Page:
On Putuoshan: For this live, not the next

She looks south and seawards and always. Putuo Shan is the dojo for Guanyin Bodhisattva. She’s originally the patron saint of seafarers, but she now gives an audience to anyone who comes with wishes. And listen she does. The three characters that make up her Chinese name (观世音 Guānshìyīn) literally means ‘the one who hears the sound of the world’.

Each year, millions of Chinese flock to the island, regardless of whether they’re devout Buddhists or not. These gods aren’t capricious. And the millions of tongues that come here per ferry carry practical wishes, praying for amends in this life rather than the next. Wishes are whispered for good health for all family members, for children to do well in school, and for offspring to be brought into this world.

I gaze at Guanyin, and it is a wonder that a thirty-three-meter-tall statue stands on this tiny island. Yet instead I am most touched by the people around me and her. They bring their homemade sacrifices and offer their time — coming all the way here from all corners of China — and kneel and pray. It’s not a live stream, not a photo. The incense smoke stings our eyes and the sun burns our skins. It’s bodily, despite Guanyin herself being so celestial.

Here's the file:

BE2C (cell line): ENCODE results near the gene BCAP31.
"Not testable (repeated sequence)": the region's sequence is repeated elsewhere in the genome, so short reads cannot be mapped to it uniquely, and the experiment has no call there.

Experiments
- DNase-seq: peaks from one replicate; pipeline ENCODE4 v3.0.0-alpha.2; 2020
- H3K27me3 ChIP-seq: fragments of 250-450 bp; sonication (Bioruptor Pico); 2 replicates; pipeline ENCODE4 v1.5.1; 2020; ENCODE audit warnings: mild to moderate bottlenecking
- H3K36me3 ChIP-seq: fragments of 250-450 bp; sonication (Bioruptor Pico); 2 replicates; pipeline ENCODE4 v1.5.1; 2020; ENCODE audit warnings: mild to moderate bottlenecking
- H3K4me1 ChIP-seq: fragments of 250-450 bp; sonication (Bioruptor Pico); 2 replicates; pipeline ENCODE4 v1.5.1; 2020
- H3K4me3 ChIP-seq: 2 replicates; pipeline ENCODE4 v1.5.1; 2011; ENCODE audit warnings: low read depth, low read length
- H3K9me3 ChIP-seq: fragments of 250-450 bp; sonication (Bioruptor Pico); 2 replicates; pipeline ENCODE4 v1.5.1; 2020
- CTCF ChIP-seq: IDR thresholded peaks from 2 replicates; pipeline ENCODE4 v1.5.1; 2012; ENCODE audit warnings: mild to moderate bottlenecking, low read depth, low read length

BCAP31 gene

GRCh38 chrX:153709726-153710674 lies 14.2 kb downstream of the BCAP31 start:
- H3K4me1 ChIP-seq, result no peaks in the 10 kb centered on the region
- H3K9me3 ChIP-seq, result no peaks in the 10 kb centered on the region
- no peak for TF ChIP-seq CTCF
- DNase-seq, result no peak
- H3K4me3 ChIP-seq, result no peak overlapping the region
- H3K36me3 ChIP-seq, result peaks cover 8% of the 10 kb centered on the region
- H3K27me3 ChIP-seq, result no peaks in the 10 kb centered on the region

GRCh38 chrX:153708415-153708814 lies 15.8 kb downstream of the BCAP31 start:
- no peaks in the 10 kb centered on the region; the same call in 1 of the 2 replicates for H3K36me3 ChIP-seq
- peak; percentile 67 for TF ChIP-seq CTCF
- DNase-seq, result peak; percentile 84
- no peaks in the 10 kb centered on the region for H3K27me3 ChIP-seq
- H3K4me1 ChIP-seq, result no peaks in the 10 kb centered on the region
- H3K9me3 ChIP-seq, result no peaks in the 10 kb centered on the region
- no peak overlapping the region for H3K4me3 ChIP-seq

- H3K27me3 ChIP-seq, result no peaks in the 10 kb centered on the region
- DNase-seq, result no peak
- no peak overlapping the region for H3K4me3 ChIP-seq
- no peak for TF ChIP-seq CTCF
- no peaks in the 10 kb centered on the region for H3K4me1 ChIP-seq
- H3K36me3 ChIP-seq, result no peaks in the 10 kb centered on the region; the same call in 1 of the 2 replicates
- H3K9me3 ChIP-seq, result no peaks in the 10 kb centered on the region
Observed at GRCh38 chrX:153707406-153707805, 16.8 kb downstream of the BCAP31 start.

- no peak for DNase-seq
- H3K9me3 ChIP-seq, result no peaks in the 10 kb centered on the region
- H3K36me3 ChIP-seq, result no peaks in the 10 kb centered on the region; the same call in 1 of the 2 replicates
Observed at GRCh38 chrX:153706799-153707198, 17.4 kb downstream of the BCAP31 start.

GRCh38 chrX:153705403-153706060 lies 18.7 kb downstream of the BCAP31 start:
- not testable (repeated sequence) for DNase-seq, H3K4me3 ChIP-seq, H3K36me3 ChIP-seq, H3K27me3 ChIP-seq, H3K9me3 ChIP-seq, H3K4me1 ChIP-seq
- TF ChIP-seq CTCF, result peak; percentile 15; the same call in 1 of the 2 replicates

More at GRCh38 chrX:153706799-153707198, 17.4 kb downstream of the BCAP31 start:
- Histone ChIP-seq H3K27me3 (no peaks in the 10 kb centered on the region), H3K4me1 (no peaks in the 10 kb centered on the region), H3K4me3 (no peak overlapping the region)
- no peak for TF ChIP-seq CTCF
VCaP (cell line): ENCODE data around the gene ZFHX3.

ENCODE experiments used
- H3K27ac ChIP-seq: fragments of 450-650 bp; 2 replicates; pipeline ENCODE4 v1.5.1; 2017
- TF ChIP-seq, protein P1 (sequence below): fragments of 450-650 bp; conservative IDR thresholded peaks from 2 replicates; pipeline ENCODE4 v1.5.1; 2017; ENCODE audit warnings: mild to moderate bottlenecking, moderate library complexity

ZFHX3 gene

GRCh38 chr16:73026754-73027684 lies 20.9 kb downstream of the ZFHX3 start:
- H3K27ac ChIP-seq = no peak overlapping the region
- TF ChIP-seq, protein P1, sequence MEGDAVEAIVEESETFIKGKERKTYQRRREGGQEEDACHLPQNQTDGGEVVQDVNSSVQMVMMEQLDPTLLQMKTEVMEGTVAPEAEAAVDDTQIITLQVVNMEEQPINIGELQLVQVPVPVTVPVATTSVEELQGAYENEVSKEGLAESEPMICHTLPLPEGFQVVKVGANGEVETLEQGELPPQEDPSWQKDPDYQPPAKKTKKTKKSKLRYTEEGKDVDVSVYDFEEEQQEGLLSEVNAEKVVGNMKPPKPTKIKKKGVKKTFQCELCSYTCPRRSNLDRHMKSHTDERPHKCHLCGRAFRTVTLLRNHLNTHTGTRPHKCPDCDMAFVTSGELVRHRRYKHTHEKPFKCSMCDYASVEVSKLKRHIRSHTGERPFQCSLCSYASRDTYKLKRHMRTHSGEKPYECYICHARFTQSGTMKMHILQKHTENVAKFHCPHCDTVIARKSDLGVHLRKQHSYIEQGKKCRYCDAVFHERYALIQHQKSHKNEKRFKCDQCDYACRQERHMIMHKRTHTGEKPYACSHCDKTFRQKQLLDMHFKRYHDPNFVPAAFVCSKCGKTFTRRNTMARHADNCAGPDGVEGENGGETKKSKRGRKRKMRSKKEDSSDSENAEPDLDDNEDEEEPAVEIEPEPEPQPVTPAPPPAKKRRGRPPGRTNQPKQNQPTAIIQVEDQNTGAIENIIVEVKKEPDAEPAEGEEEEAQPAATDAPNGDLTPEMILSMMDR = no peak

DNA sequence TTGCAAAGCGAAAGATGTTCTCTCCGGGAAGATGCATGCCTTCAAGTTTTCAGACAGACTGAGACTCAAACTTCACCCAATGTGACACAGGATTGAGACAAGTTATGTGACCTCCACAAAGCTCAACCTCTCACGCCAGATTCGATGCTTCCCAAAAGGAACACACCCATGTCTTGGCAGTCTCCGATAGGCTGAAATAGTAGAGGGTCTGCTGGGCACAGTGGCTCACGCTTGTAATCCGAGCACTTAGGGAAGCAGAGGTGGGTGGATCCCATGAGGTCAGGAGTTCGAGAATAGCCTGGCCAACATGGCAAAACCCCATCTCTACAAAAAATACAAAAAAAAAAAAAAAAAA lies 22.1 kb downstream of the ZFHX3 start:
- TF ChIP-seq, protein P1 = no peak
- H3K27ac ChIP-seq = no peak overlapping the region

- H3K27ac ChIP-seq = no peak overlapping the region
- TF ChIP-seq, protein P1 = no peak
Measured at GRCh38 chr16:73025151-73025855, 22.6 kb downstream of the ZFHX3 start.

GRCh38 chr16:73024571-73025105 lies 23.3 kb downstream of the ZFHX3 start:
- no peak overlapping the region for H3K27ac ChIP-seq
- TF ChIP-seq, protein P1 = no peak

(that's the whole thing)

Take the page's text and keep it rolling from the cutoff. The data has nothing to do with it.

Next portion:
Yet Buddhism is also a philosophy. Karma, in the original meaning, tells us that the world is not a sum of things, but rather a bundle of deeds. And to me the real meaning of worshiping Guanyin lies in behaving according to her values. That is what I take home within me.

Guanyin in her left-hand holds not the wheel of dharma but a ship’s helm, and we are all lost at sea in our own ways. I know that the world isn’t built on justice but mercy. But that is knowledge, not wisdom. Patron saint of seafarers, Goddess of Mercy, show me the way.